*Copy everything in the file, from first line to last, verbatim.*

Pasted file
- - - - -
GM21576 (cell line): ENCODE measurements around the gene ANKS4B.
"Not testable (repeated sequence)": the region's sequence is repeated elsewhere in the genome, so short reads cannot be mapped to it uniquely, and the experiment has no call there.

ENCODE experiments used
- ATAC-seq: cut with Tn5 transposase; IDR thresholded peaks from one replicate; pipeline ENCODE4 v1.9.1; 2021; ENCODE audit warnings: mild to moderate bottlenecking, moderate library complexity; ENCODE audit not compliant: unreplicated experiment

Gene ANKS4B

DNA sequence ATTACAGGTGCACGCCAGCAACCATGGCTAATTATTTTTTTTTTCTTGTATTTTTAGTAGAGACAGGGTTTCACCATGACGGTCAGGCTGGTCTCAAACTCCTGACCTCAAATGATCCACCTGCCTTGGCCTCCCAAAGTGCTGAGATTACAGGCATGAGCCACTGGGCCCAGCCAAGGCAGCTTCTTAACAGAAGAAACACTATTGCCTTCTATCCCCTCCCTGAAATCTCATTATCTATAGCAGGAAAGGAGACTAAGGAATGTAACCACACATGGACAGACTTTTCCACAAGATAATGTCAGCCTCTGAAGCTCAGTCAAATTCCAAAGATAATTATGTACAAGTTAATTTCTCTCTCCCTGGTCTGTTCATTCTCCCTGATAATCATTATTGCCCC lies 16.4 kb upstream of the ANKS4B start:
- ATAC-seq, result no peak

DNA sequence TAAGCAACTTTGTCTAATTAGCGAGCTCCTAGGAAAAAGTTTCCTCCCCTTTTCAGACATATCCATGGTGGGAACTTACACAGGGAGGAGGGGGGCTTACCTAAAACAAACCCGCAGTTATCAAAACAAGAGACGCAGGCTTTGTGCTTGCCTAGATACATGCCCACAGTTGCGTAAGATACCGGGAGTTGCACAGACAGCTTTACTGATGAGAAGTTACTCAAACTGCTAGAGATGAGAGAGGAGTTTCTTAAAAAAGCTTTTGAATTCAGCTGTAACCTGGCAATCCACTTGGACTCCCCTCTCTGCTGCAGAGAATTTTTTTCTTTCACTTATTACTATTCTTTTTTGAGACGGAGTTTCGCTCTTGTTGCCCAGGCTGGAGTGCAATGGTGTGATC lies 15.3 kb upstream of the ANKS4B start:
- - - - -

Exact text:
GM21576 (cell line): ENCODE measurements around the gene ANKS4B.
"Not testable (repeated sequence)": the region's sequence is repeated elsewhere in the genome, so short reads cannot be mapped to it uniquely, and the experiment has no call there.

ENCODE experiments used
- ATAC-seq: cut with Tn5 transposase; IDR thresholded peaks from one replicate; pipeline ENCODE4 v1.9.1; 2021; ENCODE audit warnings: mild to moderate bottlenecking, moderate library complexity; ENCODE audit not compliant: unreplicated experiment

Gene ANKS4B

DNA sequence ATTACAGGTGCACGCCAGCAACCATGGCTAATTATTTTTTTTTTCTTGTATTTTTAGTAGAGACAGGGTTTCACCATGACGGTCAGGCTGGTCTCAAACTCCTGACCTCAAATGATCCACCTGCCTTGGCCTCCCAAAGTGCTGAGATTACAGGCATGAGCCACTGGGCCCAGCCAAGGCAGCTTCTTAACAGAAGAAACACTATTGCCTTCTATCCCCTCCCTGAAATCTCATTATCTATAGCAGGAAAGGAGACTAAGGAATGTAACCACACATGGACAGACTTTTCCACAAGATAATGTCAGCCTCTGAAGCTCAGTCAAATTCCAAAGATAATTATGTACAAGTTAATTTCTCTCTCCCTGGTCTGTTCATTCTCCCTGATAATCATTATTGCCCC lies 16.4 kb upstream of the ANKS4B start:
- ATAC-seq, result no peak

DNA sequence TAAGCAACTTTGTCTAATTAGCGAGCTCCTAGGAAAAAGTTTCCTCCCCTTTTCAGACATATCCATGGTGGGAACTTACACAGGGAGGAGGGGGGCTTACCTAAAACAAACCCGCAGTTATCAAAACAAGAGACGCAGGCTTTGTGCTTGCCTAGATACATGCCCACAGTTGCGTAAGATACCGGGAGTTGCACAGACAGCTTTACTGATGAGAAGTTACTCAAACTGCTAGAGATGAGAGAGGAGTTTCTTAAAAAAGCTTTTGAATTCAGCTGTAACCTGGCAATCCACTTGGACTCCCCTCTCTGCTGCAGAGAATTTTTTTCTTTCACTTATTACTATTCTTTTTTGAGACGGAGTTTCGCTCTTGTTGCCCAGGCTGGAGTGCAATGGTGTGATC lies 15.3 kb upstream of the ANKS4B start: